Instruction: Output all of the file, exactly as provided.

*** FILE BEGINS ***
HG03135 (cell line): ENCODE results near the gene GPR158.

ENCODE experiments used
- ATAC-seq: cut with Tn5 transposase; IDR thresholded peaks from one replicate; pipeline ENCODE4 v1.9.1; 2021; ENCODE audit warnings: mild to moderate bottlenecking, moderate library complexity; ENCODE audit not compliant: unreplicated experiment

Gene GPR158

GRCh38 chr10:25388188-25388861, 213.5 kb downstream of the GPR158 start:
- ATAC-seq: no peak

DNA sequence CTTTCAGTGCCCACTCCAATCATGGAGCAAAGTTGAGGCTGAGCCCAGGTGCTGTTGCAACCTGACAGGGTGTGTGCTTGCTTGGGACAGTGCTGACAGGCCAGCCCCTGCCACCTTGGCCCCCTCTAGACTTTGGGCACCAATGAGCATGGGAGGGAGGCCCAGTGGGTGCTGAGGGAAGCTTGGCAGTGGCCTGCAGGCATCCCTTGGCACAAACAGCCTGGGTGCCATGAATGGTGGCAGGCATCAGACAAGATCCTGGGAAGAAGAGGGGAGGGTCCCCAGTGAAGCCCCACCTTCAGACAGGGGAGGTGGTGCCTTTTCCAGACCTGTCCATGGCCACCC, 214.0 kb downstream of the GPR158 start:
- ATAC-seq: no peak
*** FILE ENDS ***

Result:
HG03135 (cell line): ENCODE results near the gene GPR158.

ENCODE experiments used
- ATAC-seq: cut with Tn5 transposase; IDR thresholded peaks from one replicate; pipeline ENCODE4 v1.9.1; 2021; ENCODE audit warnings: mild to moderate bottlenecking, moderate library complexity; ENCODE audit not compliant: unreplicated experiment

Gene GPR158

GRCh38 chr10:25388188-25388861, 213.5 kb downstream of the GPR158 start:
- ATAC-seq: no peak

DNA sequence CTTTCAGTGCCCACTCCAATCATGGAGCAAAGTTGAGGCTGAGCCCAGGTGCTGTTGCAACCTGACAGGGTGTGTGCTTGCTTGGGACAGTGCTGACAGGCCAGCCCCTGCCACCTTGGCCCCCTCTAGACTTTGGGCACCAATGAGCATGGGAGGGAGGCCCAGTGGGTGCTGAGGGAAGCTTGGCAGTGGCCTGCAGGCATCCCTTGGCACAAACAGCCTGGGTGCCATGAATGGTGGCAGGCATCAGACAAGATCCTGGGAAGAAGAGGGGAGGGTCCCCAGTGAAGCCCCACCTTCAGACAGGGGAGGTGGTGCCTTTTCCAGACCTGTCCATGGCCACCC, 214.0 kb downstream of the GPR158 start:
- ATAC-seq: no peak